• Good strong signal – gain isn’t too small

ENGR-4300 Electronic Instrumentation

velocity2
Velocity
  • Another option – differentiate the strain gauge signal.
    • Build an op-amp differentiator – exp. 4
    • Corner frequency higher than the beam oscillation frequency
    • Avoid saturation but keep the signal strong.

ENGR-4300 Electronic Instrumentation

velocity3
Velocity
  • Be careful to include all gain constants when calculating the velocity.
    • For the accelerometer
      • Constant of sensor (.038V/g) [g = 9.8m/s2]
      • Constant for the op-amp integrator (-1/RC)
    • For the strain gauge
      • The strain gauge sensitivity constant, k1
      • Constant for the op-amp differentiator (-RC)

ENGR-4300 Electronic Instrumentation

matlab
MATLAB
  • Save the data to a file
    • Open the file with MATLAB
      • faster
      • Handles 65,000 points better than Excel
    • Basic instructions are in the project write up

ENGR-4300 Electronic Instrumentation

some questions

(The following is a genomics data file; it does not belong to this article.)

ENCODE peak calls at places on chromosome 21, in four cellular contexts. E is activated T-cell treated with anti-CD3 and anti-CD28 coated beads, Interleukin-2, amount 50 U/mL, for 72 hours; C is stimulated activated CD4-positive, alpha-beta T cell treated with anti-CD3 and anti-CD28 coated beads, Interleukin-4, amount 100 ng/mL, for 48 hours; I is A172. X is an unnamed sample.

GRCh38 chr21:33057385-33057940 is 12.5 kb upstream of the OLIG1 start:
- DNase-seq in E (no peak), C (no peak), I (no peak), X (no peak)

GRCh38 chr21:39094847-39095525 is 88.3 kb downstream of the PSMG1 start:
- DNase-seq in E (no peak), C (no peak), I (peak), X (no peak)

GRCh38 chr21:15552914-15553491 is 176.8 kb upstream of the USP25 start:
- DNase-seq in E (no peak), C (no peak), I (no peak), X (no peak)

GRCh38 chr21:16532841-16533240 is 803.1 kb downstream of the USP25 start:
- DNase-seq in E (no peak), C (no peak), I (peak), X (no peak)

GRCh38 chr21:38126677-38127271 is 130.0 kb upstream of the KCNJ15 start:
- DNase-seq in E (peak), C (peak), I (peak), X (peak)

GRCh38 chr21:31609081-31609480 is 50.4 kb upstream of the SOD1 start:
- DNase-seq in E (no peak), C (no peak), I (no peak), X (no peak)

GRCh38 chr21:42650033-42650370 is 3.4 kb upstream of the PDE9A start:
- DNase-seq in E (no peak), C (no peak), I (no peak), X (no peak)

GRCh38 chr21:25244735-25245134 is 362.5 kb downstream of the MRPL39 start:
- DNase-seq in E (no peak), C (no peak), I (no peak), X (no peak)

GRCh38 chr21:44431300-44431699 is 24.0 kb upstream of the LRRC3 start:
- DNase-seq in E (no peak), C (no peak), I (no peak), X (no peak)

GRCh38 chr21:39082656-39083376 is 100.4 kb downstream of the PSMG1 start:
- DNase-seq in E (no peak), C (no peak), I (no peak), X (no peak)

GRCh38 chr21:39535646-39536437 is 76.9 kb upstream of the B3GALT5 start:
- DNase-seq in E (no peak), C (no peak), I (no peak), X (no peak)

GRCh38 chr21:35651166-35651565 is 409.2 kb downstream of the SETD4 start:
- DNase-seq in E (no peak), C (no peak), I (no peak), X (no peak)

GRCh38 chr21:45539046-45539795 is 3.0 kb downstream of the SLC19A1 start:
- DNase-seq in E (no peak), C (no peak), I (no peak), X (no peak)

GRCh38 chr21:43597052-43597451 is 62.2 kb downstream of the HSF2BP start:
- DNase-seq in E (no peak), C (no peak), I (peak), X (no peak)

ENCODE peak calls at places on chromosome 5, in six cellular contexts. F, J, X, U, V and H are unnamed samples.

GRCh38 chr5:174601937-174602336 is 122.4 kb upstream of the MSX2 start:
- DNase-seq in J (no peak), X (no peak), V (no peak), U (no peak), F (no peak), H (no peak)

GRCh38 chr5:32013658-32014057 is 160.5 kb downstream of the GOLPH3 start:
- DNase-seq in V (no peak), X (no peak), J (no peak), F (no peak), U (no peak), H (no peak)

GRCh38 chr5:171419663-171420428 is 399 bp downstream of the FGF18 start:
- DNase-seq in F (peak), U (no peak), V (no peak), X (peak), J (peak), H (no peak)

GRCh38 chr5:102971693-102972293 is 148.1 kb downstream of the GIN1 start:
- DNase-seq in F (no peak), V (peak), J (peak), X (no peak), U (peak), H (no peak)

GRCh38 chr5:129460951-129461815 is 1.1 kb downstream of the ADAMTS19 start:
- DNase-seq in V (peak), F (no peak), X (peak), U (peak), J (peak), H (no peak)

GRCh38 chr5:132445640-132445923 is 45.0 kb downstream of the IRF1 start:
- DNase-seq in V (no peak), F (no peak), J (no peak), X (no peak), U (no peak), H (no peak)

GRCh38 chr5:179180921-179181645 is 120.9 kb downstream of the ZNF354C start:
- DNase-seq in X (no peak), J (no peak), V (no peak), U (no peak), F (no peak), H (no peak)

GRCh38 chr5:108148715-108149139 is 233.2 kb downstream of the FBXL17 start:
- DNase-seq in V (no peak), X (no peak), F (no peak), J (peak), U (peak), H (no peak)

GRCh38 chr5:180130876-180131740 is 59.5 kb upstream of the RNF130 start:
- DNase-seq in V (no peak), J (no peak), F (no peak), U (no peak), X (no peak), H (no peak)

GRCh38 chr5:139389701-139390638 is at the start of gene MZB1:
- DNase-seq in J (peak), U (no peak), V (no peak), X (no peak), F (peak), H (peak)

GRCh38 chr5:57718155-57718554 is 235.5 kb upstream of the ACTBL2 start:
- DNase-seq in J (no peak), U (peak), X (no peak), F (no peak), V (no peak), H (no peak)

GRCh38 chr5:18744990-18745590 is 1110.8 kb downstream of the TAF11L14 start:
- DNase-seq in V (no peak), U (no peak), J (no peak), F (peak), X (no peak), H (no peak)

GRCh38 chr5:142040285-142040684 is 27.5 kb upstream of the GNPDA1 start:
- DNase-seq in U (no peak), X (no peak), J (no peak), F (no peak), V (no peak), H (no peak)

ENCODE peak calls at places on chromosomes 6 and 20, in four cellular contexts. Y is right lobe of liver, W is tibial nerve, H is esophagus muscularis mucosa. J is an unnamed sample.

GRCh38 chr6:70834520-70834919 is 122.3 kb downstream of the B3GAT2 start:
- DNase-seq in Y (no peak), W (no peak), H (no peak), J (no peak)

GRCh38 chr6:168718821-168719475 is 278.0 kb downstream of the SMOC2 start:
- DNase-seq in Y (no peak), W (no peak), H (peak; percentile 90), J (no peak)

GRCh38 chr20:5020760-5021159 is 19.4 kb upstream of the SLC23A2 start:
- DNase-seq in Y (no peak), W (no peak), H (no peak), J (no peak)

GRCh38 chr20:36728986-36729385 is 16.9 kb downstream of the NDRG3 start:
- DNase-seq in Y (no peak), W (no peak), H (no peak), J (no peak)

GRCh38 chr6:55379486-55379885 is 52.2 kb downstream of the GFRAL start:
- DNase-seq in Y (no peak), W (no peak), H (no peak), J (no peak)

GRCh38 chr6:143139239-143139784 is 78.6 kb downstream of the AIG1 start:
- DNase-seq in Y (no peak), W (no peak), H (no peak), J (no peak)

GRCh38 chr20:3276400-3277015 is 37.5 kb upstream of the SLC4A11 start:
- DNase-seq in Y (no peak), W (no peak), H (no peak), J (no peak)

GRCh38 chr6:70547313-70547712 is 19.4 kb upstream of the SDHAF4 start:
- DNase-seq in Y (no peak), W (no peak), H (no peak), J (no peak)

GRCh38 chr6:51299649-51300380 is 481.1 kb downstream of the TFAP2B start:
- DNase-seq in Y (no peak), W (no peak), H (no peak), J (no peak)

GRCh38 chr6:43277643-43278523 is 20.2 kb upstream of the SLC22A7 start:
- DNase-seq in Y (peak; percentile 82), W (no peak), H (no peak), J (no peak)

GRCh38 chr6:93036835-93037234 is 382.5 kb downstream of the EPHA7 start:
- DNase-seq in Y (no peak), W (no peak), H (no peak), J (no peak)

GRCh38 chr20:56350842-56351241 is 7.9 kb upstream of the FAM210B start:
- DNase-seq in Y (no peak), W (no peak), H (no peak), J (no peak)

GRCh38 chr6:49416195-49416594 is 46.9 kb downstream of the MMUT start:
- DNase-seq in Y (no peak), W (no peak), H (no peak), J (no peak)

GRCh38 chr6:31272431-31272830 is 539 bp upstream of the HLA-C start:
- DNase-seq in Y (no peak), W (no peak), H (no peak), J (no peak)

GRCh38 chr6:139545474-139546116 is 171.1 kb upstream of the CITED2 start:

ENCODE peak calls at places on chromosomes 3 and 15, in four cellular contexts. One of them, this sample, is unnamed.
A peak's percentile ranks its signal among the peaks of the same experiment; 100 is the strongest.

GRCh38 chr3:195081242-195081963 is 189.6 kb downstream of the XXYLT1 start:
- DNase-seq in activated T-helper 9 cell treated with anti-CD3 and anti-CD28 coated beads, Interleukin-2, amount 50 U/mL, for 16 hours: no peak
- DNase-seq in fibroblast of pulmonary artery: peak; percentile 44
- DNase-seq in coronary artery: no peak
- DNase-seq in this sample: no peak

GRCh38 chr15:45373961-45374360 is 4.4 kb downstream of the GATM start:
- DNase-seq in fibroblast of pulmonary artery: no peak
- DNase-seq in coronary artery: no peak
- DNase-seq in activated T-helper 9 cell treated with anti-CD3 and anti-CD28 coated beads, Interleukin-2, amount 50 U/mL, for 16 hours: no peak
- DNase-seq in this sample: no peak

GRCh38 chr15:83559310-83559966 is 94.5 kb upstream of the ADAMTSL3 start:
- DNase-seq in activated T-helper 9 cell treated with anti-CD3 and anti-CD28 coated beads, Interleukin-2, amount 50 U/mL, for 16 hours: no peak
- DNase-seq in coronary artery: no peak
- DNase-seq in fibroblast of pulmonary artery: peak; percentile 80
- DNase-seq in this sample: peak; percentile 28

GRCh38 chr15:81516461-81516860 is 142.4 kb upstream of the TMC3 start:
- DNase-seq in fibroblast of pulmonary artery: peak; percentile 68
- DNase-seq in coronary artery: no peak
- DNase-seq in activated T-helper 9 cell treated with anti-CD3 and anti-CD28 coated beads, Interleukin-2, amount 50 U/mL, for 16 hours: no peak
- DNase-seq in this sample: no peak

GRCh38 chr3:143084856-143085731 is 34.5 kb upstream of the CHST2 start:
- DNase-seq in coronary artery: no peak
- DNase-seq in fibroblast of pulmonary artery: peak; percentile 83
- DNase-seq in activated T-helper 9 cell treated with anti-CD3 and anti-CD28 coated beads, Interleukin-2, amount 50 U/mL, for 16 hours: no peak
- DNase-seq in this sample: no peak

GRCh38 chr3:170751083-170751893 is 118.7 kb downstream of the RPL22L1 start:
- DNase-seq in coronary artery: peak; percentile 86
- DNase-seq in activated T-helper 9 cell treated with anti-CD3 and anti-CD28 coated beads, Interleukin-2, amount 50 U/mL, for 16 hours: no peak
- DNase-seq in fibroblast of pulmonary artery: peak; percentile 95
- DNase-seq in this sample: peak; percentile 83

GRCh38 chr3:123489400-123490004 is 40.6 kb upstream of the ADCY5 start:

Some Questions
  • How would you use some of the accelerometer signals in your car to enhance your driving experience?
  • If there are so many accelerometers in present day cars, why is acceleration not displayed for the driver? (If you find a car with one, let us know.)
  • If you had a portable accelerometer, what would you do with it?

ENGR-4300 Electronic Instrumentation

passive differentiator
Passive Differentiator

ENGR-4300 Electronic Instrumentation

active differentiator
Active Differentiator

ENGR-4300 Electronic Instrumentation

typical acceleration
Typical Acceleration
  • Compare your results with typical acceleration values you can experience.

ENGR-4300 Electronic Instrumentation

crash test data
Crash Test Data
  • Head on crash at 56.6 mph

Ballpark Calc:

56.6mph = 25.3m/s

Stopping in 0.1 s

Acceleration is about

-253 m/s2 = -25.8 g

ENGR-4300 Electronic Instrumentation

crash test data1
Crash Test Data
  • Head on crash at 112.1 mph

Ballpark Calc:

112.1mph = 50.1 m/s

Stopping in 0.1 s

Acceleration is about

-501 m/s2 = -51.1 g

ENGR-4300 Electronic Instrumentation

crash test analysis software
Crash Test Analysis Software
  • Software can be downloaded from NHTSA website
  • http://www-nrd.nhtsa.dot.gov/software/load-cell-analysis/index.htm

ENGR-4300 Electronic Instrumentation

crash videos
Crash Videos
  • http://www.sph.emory.edu/CIC/CLIPS/mvcrash.html
  • http://www.arasvo.com/crown_victoria/cv_movies.htm

ENGR-4300 Electronic Instrumentation

airbags
Airbags
  • Several types of accelerometers are used & at least 2 must sense excessive acceleration to trigger the airbag.

ENGR-4300 Electronic Instrumentation